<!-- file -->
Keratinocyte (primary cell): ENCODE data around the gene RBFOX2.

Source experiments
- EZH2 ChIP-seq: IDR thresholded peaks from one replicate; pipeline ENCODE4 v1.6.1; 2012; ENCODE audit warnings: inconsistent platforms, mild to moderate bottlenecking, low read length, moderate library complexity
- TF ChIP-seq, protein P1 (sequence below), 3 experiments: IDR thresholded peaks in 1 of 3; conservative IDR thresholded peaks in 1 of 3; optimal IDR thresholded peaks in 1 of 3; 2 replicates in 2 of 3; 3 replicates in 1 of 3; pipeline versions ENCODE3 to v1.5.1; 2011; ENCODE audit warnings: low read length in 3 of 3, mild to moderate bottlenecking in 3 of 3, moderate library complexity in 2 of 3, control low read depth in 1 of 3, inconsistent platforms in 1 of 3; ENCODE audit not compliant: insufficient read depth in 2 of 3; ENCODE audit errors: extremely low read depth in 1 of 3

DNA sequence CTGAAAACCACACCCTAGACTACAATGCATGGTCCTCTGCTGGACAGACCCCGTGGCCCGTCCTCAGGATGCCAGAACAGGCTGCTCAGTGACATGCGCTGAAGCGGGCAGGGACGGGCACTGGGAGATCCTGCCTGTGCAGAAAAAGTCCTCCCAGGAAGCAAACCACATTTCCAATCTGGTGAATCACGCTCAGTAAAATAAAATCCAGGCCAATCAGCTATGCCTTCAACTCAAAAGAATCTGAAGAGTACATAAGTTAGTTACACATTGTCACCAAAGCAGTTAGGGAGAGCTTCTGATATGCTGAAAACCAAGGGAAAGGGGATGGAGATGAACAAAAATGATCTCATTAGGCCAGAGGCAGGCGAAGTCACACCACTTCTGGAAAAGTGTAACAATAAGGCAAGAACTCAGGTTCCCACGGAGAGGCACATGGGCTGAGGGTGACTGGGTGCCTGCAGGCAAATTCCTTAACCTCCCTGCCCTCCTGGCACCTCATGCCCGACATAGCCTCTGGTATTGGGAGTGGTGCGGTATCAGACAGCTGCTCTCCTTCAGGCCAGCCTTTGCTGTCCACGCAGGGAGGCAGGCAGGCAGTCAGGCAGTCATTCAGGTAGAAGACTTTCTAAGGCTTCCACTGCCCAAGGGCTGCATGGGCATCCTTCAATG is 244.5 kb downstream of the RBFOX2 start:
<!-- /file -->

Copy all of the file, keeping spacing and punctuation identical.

Keratinocyte (primary cell): ENCODE data around the gene RBFOX2.

Source experiments
- EZH2 ChIP-seq: IDR thresholded peaks from one replicate; pipeline ENCODE4 v1.6.1; 2012; ENCODE audit warnings: inconsistent platforms, mild to moderate bottlenecking, low read length, moderate library complexity
- TF ChIP-seq, protein P1 (sequence below), 3 experiments: IDR thresholded peaks in 1 of 3; conservative IDR thresholded peaks in 1 of 3; optimal IDR thresholded peaks in 1 of 3; 2 replicates in 2 of 3; 3 replicates in 1 of 3; pipeline versions ENCODE3 to v1.5.1; 2011; ENCODE audit warnings: low read length in 3 of 3, mild to moderate bottlenecking in 3 of 3, moderate library complexity in 2 of 3, control low read depth in 1 of 3, inconsistent platforms in 1 of 3; ENCODE audit not compliant: insufficient read depth in 2 of 3; ENCODE audit errors: extremely low read depth in 1 of 3

DNA sequence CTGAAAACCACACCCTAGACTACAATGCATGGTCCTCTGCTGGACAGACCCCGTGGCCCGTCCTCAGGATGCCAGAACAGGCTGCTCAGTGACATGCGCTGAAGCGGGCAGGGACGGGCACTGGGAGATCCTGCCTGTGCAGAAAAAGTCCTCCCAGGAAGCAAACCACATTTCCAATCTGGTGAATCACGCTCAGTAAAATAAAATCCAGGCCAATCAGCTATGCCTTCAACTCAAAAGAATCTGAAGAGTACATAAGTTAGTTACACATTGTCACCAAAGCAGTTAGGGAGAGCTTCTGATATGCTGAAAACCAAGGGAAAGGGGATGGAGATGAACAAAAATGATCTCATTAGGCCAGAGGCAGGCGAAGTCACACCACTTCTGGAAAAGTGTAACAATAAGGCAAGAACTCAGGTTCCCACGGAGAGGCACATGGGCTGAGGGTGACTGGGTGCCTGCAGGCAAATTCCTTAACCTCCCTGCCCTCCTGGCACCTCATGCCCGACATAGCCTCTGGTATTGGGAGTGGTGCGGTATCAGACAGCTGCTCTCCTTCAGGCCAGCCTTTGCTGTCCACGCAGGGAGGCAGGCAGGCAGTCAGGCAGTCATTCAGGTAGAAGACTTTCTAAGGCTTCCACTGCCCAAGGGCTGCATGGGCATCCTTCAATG is 244.5 kb downstream of the RBFOX2 start: